With reform of the GA, there will now be a duly-constituted, legitimate and representative body to take decisions on crucial issues of peace, security and environment in particular (and on other matters in the future). As with other legislative bodies at the national level, the GA will convene a suite of specialized committees on issues of core concern, such as collective security action, enforcement of international judgments, climate change, etc., with the assistance of specialized, technical experts, as proposed. The Second Chamber, composed of members of global civil society, will be a strong catalytic force driving UN decision-making, exerting active and vigorous pressure for ongoing change, innovation and reform. The Second Chamber will act as a watchdog on UN governmental decision-making and operations, applying scrutiny to hold governments and the international institution to account and to force it to take decisions on pressing issues.

The new Executive Council role, with its management function, will be preoccupied with taking regular and wide-ranging operational decisions in its oversight and coordination mandate for the entire UN system. A key task of the Executive Council will indeed be to enhance decision-making effectiveness throughout the system, including through internal management, leadership and administrative reforms.

The professionalization, systematization and clear lines of control and accountability of the International Security Force, subject to protocols and objective criteria for its deployment and use, will likewise remedy the inefficient, under-resourced, ad hoc system currently used to conduct peace-keeping and collective security operations.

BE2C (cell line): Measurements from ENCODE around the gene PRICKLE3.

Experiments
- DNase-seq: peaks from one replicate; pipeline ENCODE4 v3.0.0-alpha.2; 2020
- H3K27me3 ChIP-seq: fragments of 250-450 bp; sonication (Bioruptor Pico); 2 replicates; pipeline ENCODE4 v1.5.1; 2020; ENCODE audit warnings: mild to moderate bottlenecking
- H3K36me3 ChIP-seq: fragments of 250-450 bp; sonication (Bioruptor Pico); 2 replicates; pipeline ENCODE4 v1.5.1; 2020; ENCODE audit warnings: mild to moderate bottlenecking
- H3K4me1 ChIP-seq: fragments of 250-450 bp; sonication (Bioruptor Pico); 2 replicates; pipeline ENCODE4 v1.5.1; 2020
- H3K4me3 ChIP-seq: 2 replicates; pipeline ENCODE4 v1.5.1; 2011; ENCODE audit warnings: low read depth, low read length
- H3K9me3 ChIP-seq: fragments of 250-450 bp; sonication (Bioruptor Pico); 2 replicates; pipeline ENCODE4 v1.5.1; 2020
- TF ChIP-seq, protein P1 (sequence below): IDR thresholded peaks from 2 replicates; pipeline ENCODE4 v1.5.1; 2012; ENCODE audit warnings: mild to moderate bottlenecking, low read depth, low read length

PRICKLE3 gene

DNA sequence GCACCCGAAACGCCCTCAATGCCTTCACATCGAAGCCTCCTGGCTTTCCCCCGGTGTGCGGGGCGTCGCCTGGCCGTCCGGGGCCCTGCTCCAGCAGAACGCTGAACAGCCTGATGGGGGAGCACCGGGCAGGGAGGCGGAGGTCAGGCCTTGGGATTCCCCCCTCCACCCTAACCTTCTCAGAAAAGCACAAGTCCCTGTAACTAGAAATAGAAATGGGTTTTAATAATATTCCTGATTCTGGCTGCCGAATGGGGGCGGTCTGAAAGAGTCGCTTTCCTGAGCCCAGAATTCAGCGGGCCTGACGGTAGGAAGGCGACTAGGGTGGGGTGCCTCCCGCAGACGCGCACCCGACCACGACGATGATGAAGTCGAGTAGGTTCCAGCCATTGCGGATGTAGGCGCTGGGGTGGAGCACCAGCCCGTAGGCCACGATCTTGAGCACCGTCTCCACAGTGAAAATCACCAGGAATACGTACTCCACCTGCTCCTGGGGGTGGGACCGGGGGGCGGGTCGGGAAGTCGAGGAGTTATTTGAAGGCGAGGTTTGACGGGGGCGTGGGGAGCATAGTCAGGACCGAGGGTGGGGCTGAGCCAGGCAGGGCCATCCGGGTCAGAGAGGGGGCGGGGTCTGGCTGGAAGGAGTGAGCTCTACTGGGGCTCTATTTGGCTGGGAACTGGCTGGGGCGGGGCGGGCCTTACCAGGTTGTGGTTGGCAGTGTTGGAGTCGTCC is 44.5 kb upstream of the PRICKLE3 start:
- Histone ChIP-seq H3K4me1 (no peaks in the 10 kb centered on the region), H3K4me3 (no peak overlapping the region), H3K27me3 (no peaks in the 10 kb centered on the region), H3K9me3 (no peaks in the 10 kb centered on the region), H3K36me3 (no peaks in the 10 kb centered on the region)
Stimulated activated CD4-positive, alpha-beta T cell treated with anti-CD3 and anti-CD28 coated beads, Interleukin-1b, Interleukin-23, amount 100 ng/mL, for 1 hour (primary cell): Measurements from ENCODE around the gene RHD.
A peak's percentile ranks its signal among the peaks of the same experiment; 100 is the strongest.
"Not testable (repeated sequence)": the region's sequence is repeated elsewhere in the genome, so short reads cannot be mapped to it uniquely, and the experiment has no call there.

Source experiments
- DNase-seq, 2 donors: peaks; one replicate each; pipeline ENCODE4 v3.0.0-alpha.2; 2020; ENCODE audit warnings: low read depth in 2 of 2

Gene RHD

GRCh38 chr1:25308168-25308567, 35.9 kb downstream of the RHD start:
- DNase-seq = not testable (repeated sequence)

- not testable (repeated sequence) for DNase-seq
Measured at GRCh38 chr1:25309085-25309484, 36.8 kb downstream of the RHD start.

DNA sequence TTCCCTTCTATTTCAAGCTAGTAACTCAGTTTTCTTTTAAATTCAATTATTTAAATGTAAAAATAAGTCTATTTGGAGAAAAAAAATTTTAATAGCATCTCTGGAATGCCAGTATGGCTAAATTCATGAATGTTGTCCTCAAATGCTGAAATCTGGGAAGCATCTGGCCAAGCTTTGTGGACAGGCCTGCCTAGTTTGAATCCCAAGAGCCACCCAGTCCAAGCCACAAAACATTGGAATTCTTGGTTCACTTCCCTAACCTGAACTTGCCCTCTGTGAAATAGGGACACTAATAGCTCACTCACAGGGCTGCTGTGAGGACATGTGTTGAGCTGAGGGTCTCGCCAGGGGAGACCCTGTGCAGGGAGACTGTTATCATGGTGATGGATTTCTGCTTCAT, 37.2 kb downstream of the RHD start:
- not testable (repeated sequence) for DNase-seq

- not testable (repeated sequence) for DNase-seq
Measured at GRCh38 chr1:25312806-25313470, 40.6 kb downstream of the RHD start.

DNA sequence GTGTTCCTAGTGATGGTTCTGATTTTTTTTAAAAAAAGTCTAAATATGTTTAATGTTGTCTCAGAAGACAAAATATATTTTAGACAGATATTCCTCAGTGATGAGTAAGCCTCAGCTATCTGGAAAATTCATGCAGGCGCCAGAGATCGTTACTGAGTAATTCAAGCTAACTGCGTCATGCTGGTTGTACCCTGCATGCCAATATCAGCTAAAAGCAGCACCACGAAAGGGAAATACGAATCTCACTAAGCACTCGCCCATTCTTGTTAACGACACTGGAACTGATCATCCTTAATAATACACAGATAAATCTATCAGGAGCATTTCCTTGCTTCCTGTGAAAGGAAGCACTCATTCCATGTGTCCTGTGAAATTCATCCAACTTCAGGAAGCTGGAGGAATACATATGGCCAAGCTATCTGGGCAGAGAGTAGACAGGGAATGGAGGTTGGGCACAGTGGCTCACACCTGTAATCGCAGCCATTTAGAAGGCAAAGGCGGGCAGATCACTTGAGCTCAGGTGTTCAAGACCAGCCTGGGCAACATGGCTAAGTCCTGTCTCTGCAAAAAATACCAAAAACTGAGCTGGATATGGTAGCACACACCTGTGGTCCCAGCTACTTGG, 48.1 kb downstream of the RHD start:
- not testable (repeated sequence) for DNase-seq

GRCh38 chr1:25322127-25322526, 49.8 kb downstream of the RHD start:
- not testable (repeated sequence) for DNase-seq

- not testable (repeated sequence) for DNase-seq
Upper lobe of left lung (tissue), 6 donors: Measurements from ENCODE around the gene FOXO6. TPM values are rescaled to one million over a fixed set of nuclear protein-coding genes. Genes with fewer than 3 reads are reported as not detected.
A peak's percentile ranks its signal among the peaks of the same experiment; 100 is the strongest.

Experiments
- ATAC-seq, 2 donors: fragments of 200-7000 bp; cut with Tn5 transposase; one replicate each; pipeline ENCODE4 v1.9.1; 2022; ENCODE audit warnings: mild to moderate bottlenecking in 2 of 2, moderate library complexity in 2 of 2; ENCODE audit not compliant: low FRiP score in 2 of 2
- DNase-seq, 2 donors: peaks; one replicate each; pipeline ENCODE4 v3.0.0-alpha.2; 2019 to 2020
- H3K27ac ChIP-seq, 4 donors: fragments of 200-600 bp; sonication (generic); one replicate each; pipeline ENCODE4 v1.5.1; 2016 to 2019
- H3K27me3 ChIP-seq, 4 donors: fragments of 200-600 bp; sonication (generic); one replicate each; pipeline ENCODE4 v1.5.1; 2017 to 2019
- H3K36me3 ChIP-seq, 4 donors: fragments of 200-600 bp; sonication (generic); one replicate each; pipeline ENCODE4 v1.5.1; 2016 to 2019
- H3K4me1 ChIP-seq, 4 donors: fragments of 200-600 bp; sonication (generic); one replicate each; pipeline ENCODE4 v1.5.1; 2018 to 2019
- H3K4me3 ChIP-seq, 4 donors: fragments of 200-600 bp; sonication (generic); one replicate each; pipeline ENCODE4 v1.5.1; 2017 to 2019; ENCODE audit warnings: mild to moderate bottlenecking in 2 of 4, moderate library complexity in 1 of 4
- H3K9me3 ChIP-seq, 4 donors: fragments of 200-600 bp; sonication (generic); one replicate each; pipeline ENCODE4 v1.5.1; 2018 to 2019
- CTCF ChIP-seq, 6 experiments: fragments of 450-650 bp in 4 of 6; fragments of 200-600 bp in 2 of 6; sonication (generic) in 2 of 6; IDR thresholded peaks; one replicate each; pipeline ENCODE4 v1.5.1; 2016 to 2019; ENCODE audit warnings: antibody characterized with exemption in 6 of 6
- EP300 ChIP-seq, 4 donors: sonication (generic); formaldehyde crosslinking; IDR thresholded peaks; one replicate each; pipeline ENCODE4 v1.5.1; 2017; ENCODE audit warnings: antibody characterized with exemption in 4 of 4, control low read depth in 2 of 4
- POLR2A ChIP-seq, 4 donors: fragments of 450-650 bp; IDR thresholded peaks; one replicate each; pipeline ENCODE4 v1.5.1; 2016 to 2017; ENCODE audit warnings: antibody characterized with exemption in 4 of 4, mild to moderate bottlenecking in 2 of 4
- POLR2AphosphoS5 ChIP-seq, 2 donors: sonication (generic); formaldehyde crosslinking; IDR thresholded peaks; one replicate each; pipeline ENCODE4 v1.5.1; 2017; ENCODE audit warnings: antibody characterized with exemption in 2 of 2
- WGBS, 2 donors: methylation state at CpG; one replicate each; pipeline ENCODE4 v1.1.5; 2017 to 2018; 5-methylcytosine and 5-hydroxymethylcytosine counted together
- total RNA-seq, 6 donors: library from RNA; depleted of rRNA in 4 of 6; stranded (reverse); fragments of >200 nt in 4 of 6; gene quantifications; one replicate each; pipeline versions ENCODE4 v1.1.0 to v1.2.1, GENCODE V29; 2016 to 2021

The strengthened role of international judicial authorities will significantly enhance decision-making processes in the international system, as courts will be tasked with deciding upon issues of core concern to states, individuals, and the international community, which too often now represent festering conflicts with no hope of decisive resolution. Likewise, binding protocols on the peaceful settlement of disputes will allow staged and clear decisions on issues related to international peace and security.

We see addressing systemic corruption issues as necessary to ensure the requisite capacities for high quality and responsible decision-making in the public interest at national and international levels—which are, of course, interdependent.

Effectiveness. With the foundations for this step already established in the existing system, the proposal suggests a substantial advance in establishing genuine, comprehensive rule-of-law at the international level. The international community would be equipped with the supplementary architecture and tools required to ensure that international decisions and policies are implemented and observed. Binding adjudication, compulsory, universal jurisdiction of the key international courts, and an effective range of enforcement mechanisms, including the use of the International Security Force as a last resort, will ensure that there is no ambiguity in the enforceability of international law, decisions of international tribunals, and implementation of the terms of the UN Charter itself—including its prohibitions on the use of force, save under narrow exceptions.